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Protection of a Business from the Employment Law Perspective: A comparative journey in selected European jurisdictions

12. 12. 2016  |  Sasha Štěpánová

During a recent European meeting of the global Employment Law Alliance, of which KSB is a member, comparative discussions were held on employment aspects of protecting a multi-national business, in terms of know-how, confidentiality and trade secrets, across various European jurisdictions. Let’s look today at a brief introductory comparison of some of these issues in Greece and in England & Wales.

Using local law to effectively protect a business for confidentiality obligations and trade secrets

England & Wales

Confidentiality obligations in the employment context will usually be set out in the employee's contract of employment or equivalent document. The common law (i.e. case law) will govern the interpretation of those contracts where there is ambiguity. It will also sometimes imply confidentiality obligations where the contract is silent but where, for example, the relationship between the parties or the nature of the information concerned means that legal obligations arise. The typical provisions in an employment contract protecting confidential information are a duty not to disclose the business' confidential information (an obligation which can survive the duration of the contract, where the information amounts to trade secrets) and a requirement to return all company property (including intellectual property created in the course of employment) upon termination.


General protection in terms of business confidentiality, trade secrets protection and know-how is contained within the Greek Civil Code, which provides general protection: the employee’s duty of loyalty is stipulated together with the general tort provisions, as well as with the principle of good faith and public morality and their consequences in the event they are violated.

The Greek Unfair Competition Law provides for criminal sanctions against any employee who has unlawfully and without relevant authorization revealed business confidential information or know-how to a third party or unlawfully uses such information or know-how in detriment to the company's interests. No explicit legal provisions exist regulating restrictive covenants. The enforceability criteria on restrictive covenants being determined on an individual case-by-case basis by the Greek courts.

How often are non-compete agreements used?

England & Wales

Non-compete agreements are frequently used, either as standalone agreements or provisions within  agreements, also contained in shareholder agreements. They are generally enforced by way of an interim or final injunction or a damages claim/account of profits. To support an application for an interim injunction, employers will have to show (inter alia) some evidence that the employee has been acting in breach of the covenant, that it has caused them harm and that, on balance, it is right to grant an interim injunction to protect the employer's interests until trial. To support a claim for damages (or a final injunction, the employer must show (on the balance of probabilities) that the covenant was enforceable and that the employee breached it, causing the employer loss.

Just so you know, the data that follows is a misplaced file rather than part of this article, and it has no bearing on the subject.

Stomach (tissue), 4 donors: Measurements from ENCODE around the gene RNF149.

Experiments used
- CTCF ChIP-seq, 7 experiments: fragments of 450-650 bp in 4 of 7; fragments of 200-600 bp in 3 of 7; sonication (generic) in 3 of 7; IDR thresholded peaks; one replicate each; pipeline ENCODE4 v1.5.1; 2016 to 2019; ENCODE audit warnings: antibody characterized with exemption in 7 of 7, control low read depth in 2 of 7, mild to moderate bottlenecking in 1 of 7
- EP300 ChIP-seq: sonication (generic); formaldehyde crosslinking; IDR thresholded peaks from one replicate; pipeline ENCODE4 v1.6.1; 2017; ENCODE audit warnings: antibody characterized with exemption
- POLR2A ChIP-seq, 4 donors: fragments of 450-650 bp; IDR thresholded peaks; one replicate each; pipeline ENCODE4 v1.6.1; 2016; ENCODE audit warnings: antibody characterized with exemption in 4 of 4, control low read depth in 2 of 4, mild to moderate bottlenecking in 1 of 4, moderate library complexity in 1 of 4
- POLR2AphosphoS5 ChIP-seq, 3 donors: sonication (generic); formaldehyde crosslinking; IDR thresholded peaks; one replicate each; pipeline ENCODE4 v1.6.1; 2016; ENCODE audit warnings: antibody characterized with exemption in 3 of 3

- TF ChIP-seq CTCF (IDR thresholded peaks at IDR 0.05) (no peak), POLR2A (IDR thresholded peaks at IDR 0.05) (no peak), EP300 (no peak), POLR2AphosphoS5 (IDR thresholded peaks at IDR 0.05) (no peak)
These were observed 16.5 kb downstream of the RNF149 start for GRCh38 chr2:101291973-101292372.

Contractual restrictive covenants are the ones most often used in Greece, in the form of a term in the employment agreement, in particular in cases of high ranking employees such as executives or Board of Director members. They usually provide for a post–employment, non- compete period which includes non solicitation.

How often does litigation occur in respect of business know how and confidentiality?

England & Wales

Where the confidential information in question is valuable, businesses will often litigate. If the breach of confidentiality has not already occurred or the information not misused but they have reason to believe that it will occur or be misused, the first step may be to apply for an injunction to stop the misuse or further misuse of the confidential information. Interim injunctions can be granted within a matter of days. Where the breach has already occurred, businesses are more likely to see an account of profits (whereby the party in breach must surrender the profits he/she has made from their use of the confidential information) or damages to compensate the proprietor of the confidential information for any loss suffered. Such litigation can be extremely costly as it can last for a number of years and the losing party will usually be required to pay the successful party's costs.


Litigation in respect of post-employment restrictive covenants is not that common in Greece. The cost and length of the procedure depends on the nature of the procedure. While interim relief measures proceedings are speedier (1 week for a decision to be issued granting a provisional order and about 1-2 months for a decision to be issued granting interim measures relief) and come with relatively low costs, the standard proceedings either of the employee who finds the clause excessively binding or for the employer to seek compensation for its breach, as well as moral damages, are lengthier (more than 6 months – 1 year) and cost more (since they additionally include the respective stamp duties and court fees etc.).

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